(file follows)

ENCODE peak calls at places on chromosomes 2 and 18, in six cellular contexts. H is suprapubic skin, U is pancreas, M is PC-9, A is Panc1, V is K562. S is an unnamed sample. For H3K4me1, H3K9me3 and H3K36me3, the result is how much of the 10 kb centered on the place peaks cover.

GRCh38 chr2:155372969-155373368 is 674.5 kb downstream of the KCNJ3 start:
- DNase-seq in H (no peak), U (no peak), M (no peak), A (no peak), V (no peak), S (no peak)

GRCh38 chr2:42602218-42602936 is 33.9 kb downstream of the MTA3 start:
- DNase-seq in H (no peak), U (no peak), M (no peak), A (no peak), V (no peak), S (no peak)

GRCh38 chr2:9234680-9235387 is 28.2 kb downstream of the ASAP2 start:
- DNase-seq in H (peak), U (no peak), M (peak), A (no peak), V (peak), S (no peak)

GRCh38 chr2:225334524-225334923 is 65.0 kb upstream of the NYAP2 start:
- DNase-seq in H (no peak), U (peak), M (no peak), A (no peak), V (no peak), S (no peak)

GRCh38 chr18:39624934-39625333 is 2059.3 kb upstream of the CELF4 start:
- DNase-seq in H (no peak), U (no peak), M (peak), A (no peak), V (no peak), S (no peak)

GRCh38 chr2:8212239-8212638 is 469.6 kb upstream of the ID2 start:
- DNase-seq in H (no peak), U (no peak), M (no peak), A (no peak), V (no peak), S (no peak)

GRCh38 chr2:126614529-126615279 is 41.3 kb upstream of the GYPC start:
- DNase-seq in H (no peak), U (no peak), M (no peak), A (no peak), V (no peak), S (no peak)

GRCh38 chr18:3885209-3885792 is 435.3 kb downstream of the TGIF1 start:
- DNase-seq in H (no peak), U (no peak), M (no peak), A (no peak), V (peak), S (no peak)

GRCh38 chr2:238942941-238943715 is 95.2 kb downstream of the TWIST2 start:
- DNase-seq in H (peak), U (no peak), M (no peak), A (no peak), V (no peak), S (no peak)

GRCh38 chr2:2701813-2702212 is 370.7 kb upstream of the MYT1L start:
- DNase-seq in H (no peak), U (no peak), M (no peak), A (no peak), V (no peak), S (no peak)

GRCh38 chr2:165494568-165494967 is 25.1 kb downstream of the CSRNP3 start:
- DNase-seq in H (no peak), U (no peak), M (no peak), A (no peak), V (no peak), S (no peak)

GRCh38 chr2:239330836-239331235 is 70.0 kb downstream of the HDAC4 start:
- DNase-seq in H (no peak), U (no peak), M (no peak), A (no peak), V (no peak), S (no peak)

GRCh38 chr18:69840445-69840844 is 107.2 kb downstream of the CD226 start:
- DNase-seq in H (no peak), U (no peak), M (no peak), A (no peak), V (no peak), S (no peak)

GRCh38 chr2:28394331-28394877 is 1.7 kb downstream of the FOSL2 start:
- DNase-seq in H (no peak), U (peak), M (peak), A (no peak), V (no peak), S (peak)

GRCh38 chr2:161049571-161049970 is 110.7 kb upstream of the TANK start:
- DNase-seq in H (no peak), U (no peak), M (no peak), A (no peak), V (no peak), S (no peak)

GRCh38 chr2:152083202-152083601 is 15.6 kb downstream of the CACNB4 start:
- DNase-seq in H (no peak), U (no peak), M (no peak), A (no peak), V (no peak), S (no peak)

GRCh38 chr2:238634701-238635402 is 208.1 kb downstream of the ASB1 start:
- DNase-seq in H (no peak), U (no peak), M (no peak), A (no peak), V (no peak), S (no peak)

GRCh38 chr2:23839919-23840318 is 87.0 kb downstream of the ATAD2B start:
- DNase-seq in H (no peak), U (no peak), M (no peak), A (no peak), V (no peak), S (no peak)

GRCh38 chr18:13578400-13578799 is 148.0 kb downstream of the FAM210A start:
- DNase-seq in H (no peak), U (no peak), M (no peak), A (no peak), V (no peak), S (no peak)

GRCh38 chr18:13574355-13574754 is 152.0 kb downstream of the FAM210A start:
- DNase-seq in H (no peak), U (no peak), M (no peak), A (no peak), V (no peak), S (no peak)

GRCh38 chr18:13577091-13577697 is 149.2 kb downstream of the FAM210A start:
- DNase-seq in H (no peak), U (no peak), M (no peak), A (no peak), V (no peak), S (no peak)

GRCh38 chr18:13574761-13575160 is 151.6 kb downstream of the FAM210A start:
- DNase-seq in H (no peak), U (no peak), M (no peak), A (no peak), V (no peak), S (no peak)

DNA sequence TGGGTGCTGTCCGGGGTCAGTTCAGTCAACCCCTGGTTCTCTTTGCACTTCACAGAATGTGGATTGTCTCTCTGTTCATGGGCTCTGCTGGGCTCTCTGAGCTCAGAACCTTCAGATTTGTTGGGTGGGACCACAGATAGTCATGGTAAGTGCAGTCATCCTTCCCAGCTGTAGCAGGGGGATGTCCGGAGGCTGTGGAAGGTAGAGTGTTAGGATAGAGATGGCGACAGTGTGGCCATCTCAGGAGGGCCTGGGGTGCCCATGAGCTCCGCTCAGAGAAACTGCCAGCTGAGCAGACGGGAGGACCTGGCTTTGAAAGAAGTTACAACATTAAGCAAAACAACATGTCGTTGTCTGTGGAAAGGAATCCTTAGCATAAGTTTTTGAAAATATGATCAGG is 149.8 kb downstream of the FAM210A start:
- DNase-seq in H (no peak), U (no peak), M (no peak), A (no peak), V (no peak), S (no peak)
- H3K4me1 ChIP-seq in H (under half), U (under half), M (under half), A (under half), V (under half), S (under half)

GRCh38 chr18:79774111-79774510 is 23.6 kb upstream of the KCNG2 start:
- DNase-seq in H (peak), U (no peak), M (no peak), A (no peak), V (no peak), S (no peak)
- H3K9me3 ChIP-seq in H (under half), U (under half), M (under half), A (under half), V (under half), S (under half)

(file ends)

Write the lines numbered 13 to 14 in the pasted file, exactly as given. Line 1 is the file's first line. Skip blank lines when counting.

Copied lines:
- DNase-seq in H (no peak), U (no peak), M (no peak), A (no peak), V (no peak), S (no peak)

GRCh38 chr2:126614529-126615279 is 41.3 kb upstream of the GYPC start: